As we lay in bed together, trying different positions and using lubricant to see if we could make things more comfortable for me, I got the distinct feeling that I had been stitched up too tightly when my episiotomy had been repaired. That was the thought that played in my head on repeat.

My husband was very gentle and patient with me, but the discomfort was a major mood killer.

Be Your Own Health Advocate

When I gave birth, I was numb from the waist down. I was told I would be given an episiotomy (even though the labor was going well, they still thought it necessary, for some reason). And while I can’t be sure I was purposely given an extra stitch, I do think things were sewn up a little differently — a little more tightly than they should have been.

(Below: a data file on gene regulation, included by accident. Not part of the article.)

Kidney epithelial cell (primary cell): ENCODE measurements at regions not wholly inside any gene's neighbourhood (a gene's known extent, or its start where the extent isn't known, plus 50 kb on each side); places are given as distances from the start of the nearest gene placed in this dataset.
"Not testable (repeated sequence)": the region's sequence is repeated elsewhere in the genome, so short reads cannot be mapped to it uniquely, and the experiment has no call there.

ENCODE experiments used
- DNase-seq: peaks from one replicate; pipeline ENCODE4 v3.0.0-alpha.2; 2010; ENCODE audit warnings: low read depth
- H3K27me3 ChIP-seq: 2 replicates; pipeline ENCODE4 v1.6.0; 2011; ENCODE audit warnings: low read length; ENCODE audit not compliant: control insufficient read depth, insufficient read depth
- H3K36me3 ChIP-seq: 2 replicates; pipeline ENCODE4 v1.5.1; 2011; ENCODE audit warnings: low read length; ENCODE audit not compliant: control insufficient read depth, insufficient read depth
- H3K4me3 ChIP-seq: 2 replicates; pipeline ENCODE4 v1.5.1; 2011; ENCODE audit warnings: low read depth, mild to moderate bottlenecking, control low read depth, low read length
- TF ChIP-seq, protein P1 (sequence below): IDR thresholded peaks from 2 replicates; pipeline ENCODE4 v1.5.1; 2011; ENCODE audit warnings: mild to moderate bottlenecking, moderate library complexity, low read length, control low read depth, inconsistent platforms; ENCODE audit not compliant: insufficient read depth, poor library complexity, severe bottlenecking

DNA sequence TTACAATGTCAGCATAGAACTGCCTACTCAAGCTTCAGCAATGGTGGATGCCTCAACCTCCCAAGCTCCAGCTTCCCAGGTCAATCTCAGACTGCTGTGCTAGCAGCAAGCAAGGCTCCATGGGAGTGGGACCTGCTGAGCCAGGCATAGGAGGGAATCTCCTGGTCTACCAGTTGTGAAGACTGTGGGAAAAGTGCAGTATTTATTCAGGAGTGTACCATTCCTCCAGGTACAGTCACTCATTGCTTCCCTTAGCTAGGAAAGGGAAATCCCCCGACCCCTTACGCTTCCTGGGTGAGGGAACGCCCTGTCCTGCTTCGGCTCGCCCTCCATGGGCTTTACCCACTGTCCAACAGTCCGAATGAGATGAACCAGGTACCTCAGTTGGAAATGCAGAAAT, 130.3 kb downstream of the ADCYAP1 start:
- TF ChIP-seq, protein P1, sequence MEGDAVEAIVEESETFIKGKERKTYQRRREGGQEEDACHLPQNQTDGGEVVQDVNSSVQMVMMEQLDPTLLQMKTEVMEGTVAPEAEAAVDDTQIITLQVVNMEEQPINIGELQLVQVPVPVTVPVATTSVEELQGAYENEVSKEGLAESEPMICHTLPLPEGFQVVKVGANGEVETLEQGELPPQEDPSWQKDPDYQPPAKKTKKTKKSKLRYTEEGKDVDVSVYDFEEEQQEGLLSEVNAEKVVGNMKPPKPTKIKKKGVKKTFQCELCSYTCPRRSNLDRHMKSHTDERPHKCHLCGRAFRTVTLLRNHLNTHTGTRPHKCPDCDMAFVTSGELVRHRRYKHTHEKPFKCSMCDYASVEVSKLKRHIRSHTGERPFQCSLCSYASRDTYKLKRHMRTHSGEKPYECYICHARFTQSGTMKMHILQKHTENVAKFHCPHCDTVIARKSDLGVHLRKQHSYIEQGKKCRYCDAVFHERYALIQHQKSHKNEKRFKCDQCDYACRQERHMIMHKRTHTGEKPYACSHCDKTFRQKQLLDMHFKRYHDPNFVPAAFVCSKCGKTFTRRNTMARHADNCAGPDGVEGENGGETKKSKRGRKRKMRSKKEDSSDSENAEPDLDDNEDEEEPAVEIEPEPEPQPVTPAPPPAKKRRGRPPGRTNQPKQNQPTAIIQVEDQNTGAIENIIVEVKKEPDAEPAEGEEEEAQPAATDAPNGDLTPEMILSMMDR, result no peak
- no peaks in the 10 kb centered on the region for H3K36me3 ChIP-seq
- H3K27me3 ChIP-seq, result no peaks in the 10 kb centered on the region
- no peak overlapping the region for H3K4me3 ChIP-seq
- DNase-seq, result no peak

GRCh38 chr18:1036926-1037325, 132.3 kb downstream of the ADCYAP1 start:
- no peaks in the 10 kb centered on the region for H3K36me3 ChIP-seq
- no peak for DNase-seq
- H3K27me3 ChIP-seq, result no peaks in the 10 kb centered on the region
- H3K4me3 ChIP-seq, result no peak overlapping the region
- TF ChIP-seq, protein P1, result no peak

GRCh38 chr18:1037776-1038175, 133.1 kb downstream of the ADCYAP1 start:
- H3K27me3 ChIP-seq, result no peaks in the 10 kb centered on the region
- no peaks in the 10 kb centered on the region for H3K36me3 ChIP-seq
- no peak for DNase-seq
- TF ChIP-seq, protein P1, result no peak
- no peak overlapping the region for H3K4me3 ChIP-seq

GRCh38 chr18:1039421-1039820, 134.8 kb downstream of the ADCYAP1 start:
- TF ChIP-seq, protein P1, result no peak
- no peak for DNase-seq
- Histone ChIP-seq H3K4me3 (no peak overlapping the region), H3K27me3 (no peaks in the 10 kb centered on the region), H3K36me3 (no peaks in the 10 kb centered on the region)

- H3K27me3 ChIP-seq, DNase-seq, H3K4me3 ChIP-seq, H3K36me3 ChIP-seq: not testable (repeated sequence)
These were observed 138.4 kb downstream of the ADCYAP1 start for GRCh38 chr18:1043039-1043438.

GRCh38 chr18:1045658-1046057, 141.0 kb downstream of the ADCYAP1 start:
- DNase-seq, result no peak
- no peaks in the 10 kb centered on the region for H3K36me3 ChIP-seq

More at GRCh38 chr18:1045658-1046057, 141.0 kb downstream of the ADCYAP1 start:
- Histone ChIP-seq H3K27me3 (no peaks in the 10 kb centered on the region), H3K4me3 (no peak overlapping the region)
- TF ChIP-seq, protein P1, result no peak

The doctor in this position has a lot to calculate visually. They need to repair the skin that has been cut or torn, no more and no less. And no doctor is perfect. It’s possible they simply aimed a little too high and stitched the skin and muscle incrementally tighter than my pre-birth state.

I’m not suggesting that every woman who needs stitches after birth could fall victim to the persistent misogyny still present in medical care today. However — I am saying that we need to remember our history. I am saying that women need to be made aware of what is or isn’t good for their bodies heading into the miracle of giving birth.

Women need to know their options and be given ample opportunity to have frank discussions with their doctors about what will be done to their bodies before, during, and after the labor process.